Of course, it’s possible to do a crap job writing formal verse, to fill out a pentameter line with a bunch of fluff:
…she sobbed, te-TUM, te-TUM, te-TUM, and died.
Faced honestly, however—faced with the necessary rigor—the pentameter line (or any other form) demands that a writer reach beyond her initial inspiration. “What else?” the form demands. “Go further,” it whispers. Whenever a poet’s first thought, or image, or sound pattern doesn’t fit the form, she’s forced beyond her generative conception into territory that is new, and frightening, and, hopefully, fecund.
I’ve found the same thing happening when I try to address the problems in epic fantasy that appear purely formal, purely technical—in trying to make sure all the bolts fit in all the nuts, I discover things about my characters or world or plot, wonderful things, that I never would have suspected.
Last night, I came across something like this in Guy Gavriel Kay’s great novel Tigana. A certain character has feigned suicide by putting on a wig (to disguise herself), then jumping off a bridge into a raging river. Kay is faced immediately with what could be a dull technical question: What happens to the wig?
After all, if it’s found in the search for the body, the whole trick is a failure: whoever found it will know that 1) the character wasn’t who she was pretending to be and 2) that she probably isn’t dead. Kay addresses the question, but he doesn’t just address it; he uses the answer as a springboard to reveal something about character. Though it is “wintry cold” and the “swiftly racing waters [are] rushing past […] deep and black and cold,” the character in question, when she swims to the bank has “the wig in one hand, so it would not be tangled up somewhere, and found.”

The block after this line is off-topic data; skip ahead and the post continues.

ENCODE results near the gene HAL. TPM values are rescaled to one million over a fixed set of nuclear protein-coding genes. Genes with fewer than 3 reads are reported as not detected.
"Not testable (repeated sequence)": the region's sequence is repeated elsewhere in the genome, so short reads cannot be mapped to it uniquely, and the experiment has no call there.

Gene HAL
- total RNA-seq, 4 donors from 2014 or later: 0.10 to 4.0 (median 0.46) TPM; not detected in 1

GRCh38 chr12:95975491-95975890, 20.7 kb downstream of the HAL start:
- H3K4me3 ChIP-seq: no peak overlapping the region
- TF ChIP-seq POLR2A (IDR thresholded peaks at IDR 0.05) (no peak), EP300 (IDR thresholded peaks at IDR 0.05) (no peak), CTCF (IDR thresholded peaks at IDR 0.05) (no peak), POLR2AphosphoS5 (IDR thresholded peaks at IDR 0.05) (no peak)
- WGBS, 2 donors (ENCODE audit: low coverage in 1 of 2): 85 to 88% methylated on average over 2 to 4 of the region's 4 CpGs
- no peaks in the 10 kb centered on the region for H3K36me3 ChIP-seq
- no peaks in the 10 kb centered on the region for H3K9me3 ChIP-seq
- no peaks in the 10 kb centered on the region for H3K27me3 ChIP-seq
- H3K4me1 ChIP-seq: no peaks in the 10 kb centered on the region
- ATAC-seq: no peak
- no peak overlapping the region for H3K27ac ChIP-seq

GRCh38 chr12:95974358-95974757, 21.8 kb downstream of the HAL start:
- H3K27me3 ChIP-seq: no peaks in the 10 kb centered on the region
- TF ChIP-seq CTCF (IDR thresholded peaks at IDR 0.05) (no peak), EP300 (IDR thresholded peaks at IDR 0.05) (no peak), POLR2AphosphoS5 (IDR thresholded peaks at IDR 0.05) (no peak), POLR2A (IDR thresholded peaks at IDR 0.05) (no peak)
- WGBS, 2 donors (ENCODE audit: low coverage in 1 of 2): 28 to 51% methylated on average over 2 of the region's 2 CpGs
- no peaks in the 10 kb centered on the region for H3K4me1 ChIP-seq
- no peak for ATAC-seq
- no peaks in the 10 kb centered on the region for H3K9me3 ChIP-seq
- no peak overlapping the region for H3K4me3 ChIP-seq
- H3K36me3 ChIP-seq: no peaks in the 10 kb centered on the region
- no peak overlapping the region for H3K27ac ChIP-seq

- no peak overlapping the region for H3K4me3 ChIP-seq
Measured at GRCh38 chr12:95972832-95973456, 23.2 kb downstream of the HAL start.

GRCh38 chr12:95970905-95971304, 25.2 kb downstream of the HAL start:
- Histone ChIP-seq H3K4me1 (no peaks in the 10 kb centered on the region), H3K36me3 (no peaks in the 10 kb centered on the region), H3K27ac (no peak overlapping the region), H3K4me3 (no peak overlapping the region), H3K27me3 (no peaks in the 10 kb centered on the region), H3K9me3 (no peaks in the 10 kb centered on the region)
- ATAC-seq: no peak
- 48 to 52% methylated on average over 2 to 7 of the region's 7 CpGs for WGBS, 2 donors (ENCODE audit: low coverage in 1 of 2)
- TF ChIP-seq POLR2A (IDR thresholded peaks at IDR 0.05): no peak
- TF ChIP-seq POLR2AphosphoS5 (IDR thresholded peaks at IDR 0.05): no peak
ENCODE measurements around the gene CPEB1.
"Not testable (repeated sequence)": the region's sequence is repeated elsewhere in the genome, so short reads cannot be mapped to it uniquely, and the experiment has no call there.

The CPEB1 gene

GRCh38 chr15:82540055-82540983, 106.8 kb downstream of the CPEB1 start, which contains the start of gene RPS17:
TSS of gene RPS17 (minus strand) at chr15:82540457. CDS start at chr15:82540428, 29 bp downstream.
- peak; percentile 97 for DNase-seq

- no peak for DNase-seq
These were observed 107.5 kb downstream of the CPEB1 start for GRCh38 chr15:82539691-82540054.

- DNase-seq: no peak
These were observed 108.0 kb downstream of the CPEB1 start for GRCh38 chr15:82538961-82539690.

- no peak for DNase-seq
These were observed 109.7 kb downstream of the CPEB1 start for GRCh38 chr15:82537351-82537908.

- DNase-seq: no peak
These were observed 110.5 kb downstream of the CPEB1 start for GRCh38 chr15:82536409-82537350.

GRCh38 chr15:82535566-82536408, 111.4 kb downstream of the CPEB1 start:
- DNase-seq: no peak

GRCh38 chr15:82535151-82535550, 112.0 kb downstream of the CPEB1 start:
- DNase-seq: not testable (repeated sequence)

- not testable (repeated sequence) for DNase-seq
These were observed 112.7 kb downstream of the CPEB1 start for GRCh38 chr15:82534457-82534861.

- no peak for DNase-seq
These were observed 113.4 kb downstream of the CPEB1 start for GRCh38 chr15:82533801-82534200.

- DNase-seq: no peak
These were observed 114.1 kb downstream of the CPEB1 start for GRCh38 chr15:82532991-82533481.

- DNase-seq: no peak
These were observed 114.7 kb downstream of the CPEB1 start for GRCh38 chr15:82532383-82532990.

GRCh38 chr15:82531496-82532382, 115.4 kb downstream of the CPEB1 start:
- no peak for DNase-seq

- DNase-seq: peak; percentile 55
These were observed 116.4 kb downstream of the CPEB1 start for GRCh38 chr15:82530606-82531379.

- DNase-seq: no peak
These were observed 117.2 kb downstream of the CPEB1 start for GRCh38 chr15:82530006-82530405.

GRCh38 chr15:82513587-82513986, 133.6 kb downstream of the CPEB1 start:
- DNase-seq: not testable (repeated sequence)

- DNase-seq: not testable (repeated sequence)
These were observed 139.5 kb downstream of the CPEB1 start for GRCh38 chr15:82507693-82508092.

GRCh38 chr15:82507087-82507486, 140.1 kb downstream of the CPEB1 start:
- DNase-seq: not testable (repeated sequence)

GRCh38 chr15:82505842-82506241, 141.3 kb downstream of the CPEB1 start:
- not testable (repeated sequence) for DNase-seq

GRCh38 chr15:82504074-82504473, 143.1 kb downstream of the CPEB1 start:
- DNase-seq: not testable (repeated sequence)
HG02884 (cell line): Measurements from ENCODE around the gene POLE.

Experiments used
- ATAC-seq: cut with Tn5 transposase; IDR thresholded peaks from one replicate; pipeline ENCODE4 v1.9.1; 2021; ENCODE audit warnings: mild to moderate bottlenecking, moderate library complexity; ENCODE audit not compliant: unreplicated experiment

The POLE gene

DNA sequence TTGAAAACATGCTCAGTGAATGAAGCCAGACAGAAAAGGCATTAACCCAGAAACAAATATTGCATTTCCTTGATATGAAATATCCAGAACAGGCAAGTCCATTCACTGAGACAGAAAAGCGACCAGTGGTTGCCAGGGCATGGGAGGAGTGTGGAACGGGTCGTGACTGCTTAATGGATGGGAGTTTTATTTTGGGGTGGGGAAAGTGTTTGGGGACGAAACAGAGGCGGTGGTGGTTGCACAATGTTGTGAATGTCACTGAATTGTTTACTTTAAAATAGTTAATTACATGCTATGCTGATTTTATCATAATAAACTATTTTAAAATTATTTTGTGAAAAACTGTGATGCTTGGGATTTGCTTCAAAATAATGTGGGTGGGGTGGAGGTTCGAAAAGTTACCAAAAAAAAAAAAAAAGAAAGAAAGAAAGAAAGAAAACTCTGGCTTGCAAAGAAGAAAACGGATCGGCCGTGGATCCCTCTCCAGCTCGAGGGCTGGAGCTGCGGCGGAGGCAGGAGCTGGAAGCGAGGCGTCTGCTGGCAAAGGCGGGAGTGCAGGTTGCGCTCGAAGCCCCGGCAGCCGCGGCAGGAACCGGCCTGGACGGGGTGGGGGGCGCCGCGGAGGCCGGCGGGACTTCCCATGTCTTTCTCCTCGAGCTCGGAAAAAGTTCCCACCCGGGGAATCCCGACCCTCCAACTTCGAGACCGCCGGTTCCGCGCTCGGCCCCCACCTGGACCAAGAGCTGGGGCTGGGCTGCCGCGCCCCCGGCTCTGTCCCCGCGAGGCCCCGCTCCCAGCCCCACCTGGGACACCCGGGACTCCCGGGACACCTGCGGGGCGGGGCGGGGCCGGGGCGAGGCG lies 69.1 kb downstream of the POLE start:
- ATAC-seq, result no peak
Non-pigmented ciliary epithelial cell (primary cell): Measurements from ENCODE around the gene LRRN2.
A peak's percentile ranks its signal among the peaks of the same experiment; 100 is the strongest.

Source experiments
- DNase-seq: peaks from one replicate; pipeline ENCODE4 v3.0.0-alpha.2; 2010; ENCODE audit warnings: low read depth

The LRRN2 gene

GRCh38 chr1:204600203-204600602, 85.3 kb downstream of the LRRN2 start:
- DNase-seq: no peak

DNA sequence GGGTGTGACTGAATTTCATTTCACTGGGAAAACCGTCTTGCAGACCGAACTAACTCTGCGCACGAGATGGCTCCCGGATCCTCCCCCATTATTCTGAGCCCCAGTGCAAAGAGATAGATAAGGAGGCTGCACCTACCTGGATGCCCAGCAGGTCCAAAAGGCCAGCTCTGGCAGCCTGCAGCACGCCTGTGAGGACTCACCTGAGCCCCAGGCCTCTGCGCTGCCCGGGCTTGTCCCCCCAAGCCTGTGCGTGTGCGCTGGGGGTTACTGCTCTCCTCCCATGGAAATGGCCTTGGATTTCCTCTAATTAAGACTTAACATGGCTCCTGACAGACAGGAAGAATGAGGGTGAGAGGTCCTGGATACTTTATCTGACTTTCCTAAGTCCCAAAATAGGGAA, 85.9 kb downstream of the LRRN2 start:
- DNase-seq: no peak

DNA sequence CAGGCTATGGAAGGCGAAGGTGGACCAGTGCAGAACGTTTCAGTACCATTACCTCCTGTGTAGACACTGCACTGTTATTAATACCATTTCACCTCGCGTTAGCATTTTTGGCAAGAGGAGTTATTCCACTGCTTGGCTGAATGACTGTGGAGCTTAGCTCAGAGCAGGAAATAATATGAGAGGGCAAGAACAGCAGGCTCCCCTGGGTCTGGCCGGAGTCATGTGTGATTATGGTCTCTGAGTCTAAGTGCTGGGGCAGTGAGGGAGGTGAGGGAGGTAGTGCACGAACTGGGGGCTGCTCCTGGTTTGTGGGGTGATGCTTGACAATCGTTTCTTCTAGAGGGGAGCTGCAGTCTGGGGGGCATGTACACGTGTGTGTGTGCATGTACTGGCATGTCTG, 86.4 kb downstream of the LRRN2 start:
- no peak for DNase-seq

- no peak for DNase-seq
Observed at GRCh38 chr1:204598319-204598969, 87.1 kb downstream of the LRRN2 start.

We can’t help but admire her determination in holding on to the wig throughout this desperate, dangerous stunt, any more than we can help admiring Kay’s skill as a writer. What could have been a simple question of plugging a potential plot hole becomes, in his hands, a wonderful opportunity to show us something about this woman.
I learned the lesson long ago writing sonnets, but I had to remember it when I turned my attention to fiction: there is no music without measure, no sport without rules, and no art without limitation.
Now, if you’ll excuse me, I need to find some clean boxers for this character…
After teaching literature, philosophy, history, and religion for more than a decide, Brian Staveley began writing epic fantasy. The Providence of Fire, the second installment in the Chronicle of the Unhewn Throne, is available now from Tor and Tor UK. He lives on a steep dirt road in the mountains of southern Vermont, where he divides his time between fathering, writing, husbanding, splitting wood, skiing, and adventuring, not necessarily in that order. He can be found on Twitter at @brianstaveley and also on his blog.